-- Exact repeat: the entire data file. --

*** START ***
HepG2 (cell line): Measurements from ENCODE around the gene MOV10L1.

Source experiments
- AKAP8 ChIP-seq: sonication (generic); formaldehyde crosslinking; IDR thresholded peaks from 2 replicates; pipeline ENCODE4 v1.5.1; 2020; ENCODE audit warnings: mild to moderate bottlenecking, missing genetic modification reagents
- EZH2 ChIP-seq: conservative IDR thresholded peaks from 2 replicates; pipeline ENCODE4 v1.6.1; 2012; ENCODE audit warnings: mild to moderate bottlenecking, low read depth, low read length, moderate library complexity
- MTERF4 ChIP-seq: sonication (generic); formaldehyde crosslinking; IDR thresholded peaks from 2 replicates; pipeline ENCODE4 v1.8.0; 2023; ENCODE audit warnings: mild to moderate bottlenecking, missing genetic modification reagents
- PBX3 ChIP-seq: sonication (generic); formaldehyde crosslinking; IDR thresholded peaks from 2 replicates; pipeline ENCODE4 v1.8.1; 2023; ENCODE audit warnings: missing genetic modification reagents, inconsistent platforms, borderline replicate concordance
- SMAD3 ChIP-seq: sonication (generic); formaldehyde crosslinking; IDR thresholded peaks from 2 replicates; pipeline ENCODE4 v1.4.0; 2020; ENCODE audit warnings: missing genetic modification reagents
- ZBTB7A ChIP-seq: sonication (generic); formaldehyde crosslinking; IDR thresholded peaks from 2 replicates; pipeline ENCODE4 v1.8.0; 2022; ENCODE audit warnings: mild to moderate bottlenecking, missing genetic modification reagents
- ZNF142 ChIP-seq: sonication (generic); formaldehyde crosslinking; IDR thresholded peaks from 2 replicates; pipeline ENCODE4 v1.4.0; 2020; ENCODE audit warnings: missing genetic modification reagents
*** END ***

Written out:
HepG2 (cell line): Measurements from ENCODE around the gene MOV10L1.

Source experiments
- AKAP8 ChIP-seq: sonication (generic); formaldehyde crosslinking; IDR thresholded peaks from 2 replicates; pipeline ENCODE4 v1.5.1; 2020; ENCODE audit warnings: mild to moderate bottlenecking, missing genetic modification reagents
- EZH2 ChIP-seq: conservative IDR thresholded peaks from 2 replicates; pipeline ENCODE4 v1.6.1; 2012; ENCODE audit warnings: mild to moderate bottlenecking, low read depth, low read length, moderate library complexity
- MTERF4 ChIP-seq: sonication (generic); formaldehyde crosslinking; IDR thresholded peaks from 2 replicates; pipeline ENCODE4 v1.8.0; 2023; ENCODE audit warnings: mild to moderate bottlenecking, missing genetic modification reagents
- PBX3 ChIP-seq: sonication (generic); formaldehyde crosslinking; IDR thresholded peaks from 2 replicates; pipeline ENCODE4 v1.8.1; 2023; ENCODE audit warnings: missing genetic modification reagents, inconsistent platforms, borderline replicate concordance
- SMAD3 ChIP-seq: sonication (generic); formaldehyde crosslinking; IDR thresholded peaks from 2 replicates; pipeline ENCODE4 v1.4.0; 2020; ENCODE audit warnings: missing genetic modification reagents
- ZBTB7A ChIP-seq: sonication (generic); formaldehyde crosslinking; IDR thresholded peaks from 2 replicates; pipeline ENCODE4 v1.8.0; 2022; ENCODE audit warnings: mild to moderate bottlenecking, missing genetic modification reagents
- ZNF142 ChIP-seq: sonication (generic); formaldehyde crosslinking; IDR thresholded peaks from 2 replicates; pipeline ENCODE4 v1.4.0; 2020; ENCODE audit warnings: missing genetic modification reagents